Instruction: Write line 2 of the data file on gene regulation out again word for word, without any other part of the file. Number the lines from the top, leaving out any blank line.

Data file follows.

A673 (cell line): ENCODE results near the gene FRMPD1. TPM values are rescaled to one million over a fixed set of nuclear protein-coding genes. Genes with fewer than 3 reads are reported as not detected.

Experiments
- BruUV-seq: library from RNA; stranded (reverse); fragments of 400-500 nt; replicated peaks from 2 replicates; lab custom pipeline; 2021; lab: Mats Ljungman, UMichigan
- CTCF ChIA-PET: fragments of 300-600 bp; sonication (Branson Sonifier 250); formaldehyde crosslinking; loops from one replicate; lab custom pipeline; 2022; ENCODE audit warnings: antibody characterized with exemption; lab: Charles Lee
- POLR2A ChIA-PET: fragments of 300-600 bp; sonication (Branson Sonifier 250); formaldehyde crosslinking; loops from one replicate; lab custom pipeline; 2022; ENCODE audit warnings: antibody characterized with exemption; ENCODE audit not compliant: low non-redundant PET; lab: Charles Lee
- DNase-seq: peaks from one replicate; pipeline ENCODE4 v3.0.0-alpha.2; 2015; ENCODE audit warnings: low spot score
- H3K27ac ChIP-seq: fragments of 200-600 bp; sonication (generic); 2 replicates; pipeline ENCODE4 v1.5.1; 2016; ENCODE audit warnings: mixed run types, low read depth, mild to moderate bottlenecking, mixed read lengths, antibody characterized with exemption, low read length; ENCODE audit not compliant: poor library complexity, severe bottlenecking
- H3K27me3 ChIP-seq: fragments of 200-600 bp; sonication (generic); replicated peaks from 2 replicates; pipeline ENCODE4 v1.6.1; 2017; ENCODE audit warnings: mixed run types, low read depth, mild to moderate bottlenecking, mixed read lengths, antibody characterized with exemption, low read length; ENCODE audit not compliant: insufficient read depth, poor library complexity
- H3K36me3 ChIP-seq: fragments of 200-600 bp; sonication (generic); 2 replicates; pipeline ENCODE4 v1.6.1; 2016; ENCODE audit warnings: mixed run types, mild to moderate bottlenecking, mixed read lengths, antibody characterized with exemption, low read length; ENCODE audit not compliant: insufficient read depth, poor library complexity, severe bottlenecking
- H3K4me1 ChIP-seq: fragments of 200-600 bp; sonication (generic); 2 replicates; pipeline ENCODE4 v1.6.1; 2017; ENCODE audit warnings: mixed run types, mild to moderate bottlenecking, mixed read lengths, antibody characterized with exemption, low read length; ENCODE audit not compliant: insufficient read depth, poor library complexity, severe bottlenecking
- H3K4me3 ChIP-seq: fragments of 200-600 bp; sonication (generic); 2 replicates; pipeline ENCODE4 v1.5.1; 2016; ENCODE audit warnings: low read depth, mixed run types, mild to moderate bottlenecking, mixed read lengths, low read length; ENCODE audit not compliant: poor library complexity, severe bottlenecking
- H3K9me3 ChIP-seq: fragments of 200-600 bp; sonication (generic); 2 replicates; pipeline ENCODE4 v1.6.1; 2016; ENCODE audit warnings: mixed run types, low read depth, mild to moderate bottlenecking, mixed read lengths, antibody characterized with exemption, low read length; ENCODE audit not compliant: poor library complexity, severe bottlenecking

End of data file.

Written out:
Experiments